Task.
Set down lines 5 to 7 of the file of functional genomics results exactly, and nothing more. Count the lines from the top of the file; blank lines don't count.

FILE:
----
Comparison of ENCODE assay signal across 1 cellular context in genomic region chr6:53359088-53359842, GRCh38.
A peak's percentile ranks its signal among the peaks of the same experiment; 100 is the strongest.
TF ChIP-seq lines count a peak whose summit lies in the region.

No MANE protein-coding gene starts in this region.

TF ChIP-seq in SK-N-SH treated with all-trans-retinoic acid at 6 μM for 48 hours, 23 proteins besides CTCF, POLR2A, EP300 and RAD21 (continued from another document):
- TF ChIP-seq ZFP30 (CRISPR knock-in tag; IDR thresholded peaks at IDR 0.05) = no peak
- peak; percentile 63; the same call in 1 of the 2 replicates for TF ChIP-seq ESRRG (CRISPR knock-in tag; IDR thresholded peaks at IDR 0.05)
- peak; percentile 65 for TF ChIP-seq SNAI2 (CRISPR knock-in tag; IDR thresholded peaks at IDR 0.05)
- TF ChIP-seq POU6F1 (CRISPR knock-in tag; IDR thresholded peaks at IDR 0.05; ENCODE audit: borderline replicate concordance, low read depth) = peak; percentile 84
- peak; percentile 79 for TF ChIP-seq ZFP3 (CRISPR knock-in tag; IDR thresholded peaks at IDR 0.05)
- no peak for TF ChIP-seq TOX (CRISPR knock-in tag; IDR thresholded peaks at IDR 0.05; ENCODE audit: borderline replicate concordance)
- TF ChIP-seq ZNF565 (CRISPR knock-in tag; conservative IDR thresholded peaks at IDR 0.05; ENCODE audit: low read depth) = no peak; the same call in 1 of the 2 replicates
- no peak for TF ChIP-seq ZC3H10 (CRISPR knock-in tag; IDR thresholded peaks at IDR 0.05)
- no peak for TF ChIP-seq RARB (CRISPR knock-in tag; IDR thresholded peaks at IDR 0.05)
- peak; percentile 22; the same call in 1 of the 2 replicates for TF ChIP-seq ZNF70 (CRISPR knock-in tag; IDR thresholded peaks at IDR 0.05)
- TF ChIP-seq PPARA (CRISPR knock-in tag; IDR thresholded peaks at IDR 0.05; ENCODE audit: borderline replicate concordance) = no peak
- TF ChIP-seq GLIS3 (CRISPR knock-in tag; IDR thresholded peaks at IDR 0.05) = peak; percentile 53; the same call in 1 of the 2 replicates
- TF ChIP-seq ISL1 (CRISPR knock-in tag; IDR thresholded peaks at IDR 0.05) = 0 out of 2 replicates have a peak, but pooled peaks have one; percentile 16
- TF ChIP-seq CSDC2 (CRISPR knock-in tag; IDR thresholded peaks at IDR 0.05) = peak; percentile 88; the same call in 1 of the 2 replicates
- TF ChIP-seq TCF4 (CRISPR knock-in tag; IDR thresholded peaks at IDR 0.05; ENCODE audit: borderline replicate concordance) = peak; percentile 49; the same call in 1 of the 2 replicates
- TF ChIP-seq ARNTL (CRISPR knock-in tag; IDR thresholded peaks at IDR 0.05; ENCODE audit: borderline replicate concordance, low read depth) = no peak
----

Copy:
TF ChIP-seq in SK-N-SH treated with all-trans-retinoic acid at 6 μM for 48 hours, 23 proteins besides CTCF, POLR2A, EP300 and RAD21 (continued from another document):
- TF ChIP-seq ZFP30 (CRISPR knock-in tag; IDR thresholded peaks at IDR 0.05) = no peak
- peak; percentile 63; the same call in 1 of the 2 replicates for TF ChIP-seq ESRRG (CRISPR knock-in tag; IDR thresholded peaks at IDR 0.05)